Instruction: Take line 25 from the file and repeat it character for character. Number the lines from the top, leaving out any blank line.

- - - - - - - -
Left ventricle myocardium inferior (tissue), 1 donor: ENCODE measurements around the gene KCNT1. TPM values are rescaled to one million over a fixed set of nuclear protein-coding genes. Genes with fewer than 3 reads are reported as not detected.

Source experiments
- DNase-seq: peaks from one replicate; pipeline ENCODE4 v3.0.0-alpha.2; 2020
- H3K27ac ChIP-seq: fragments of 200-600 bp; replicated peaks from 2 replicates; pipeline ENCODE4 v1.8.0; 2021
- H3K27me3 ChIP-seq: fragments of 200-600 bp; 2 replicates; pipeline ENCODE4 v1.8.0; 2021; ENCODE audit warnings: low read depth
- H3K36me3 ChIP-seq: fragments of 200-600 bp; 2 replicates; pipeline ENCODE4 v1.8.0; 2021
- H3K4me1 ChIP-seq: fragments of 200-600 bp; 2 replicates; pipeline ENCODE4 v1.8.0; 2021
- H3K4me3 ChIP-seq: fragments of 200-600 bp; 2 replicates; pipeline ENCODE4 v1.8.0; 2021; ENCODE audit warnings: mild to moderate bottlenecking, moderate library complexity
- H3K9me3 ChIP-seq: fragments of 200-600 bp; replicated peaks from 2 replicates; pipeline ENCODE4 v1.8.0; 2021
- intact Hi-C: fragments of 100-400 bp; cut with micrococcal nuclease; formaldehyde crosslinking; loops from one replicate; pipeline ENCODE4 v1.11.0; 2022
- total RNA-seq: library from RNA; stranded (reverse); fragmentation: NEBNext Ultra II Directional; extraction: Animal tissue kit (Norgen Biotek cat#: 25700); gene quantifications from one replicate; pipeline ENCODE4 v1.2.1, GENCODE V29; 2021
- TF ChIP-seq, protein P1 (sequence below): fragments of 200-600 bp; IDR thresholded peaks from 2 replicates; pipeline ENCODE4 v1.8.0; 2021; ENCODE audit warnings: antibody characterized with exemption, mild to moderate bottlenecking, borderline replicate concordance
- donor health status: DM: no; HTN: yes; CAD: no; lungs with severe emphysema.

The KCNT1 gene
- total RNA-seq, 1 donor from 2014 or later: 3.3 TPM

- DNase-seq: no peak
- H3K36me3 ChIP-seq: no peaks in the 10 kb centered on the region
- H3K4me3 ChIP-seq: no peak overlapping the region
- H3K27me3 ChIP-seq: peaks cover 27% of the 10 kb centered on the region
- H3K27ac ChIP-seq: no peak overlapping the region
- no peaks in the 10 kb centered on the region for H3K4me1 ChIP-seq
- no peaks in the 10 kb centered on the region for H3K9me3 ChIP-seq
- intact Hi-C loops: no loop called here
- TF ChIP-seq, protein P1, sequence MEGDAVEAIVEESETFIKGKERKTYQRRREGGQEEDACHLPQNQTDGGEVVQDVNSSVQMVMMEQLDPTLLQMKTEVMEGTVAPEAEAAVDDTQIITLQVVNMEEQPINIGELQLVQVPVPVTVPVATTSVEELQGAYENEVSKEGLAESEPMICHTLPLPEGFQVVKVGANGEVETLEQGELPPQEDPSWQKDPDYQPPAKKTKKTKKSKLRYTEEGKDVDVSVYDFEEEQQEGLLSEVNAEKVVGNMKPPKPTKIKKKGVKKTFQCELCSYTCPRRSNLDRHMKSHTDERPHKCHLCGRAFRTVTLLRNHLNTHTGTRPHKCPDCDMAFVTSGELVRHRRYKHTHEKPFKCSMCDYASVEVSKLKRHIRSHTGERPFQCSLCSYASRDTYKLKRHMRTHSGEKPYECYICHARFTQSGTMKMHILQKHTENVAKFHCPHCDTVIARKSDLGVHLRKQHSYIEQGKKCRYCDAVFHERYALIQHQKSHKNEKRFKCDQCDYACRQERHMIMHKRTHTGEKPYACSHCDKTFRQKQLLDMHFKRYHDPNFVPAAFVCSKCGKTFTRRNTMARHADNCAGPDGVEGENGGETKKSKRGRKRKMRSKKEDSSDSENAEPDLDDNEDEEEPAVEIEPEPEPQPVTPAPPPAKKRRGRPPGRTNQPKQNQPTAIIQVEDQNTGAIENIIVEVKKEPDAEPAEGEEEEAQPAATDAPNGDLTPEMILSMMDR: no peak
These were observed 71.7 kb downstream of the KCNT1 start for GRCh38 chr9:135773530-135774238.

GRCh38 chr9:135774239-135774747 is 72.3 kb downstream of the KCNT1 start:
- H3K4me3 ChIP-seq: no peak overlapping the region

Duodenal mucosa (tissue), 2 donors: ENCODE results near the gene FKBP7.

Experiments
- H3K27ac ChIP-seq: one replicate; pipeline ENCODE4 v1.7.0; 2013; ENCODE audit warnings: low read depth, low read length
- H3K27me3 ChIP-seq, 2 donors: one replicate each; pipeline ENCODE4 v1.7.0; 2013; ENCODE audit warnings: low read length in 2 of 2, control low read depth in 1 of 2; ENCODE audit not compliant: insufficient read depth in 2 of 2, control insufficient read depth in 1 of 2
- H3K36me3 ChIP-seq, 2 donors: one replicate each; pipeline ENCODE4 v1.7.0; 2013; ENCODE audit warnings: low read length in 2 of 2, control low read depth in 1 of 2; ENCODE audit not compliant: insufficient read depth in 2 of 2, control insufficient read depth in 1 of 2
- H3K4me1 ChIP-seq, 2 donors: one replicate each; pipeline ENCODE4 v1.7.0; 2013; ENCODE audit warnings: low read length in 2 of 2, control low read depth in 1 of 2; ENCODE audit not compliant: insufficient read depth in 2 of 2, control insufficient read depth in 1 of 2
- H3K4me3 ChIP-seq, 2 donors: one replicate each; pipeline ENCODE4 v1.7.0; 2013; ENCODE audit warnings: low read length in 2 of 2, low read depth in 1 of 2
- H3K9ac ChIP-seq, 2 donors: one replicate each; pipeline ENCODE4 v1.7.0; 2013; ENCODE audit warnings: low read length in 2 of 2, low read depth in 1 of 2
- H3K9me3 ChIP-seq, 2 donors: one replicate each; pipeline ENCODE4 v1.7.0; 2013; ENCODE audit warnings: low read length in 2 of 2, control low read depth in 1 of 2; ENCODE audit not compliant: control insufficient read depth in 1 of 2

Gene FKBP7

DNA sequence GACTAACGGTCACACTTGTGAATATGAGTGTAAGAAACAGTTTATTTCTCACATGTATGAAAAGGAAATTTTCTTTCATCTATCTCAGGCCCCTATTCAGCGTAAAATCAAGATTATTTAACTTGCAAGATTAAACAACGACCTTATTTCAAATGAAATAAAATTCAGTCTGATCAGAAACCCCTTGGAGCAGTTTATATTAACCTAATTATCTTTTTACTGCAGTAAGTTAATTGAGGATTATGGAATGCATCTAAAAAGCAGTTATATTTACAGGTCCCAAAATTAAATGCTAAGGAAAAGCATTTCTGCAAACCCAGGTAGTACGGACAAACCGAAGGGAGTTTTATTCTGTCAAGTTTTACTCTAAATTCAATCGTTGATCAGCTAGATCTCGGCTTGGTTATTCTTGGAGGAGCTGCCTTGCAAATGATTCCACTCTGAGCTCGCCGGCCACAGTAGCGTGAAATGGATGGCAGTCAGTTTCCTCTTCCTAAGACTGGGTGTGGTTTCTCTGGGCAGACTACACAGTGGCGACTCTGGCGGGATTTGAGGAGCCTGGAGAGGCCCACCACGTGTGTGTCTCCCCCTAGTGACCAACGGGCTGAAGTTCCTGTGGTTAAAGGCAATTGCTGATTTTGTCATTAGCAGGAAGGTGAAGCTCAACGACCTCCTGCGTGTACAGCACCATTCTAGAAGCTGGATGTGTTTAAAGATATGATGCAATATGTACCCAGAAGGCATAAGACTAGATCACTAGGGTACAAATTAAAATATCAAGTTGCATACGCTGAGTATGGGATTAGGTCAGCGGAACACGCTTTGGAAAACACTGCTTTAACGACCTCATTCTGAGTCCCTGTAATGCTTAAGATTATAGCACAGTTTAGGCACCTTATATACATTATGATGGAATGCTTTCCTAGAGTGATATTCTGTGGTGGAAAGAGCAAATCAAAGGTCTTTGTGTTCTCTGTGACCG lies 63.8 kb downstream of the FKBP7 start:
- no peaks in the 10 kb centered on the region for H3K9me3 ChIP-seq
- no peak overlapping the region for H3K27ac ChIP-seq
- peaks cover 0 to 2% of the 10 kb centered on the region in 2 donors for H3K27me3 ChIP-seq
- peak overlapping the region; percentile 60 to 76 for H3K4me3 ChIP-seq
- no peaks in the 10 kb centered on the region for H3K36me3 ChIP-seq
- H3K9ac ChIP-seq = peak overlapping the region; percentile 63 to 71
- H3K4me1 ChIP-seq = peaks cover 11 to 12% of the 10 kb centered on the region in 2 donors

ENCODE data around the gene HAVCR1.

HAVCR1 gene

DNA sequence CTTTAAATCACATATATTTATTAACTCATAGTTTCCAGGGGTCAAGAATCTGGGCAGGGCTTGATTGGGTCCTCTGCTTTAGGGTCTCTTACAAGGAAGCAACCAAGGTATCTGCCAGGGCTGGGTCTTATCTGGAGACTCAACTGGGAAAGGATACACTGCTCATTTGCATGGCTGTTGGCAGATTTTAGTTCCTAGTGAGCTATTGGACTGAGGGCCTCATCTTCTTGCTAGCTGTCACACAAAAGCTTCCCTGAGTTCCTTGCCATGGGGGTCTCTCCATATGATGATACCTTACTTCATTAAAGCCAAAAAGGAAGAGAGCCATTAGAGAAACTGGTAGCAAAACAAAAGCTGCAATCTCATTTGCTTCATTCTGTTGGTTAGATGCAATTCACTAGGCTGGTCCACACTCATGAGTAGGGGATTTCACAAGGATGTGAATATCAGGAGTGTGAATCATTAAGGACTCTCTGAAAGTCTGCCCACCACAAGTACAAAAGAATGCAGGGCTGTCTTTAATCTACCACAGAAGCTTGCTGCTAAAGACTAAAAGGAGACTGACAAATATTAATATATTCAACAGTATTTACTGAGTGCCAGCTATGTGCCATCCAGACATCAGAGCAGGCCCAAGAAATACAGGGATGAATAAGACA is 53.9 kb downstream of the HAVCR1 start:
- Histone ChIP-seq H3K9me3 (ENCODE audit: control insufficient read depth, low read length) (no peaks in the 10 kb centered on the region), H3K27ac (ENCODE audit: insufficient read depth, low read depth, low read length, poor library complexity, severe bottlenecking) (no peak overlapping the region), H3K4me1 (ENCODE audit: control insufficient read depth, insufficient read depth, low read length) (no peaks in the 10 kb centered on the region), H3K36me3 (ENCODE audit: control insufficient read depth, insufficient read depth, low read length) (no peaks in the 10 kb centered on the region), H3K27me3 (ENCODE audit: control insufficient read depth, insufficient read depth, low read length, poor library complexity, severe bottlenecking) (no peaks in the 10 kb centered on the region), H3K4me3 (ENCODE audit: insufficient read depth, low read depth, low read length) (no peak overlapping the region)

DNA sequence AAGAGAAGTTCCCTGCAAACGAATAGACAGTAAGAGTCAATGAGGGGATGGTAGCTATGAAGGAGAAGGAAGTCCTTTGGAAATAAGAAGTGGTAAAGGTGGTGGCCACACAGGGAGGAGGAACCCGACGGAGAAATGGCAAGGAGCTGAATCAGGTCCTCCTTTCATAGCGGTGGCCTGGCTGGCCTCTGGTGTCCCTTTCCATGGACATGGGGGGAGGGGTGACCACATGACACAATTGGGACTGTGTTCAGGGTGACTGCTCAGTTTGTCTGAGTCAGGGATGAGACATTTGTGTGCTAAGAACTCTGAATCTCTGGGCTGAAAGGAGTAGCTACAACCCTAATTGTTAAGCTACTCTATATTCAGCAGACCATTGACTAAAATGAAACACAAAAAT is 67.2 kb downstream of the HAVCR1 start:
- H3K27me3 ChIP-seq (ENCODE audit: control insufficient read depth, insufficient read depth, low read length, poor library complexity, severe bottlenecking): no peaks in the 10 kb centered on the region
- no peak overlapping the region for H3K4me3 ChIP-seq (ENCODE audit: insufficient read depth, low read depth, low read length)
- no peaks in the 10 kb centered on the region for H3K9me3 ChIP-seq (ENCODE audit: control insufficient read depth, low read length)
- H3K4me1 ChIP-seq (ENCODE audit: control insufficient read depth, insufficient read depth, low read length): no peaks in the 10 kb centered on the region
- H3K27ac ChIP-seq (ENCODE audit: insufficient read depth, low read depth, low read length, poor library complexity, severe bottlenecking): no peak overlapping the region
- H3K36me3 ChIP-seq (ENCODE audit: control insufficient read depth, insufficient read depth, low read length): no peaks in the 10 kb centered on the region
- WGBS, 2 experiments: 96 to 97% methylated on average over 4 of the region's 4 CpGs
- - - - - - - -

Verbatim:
These were observed 71.7 kb downstream of the KCNT1 start for GRCh38 chr9:135773530-135774238.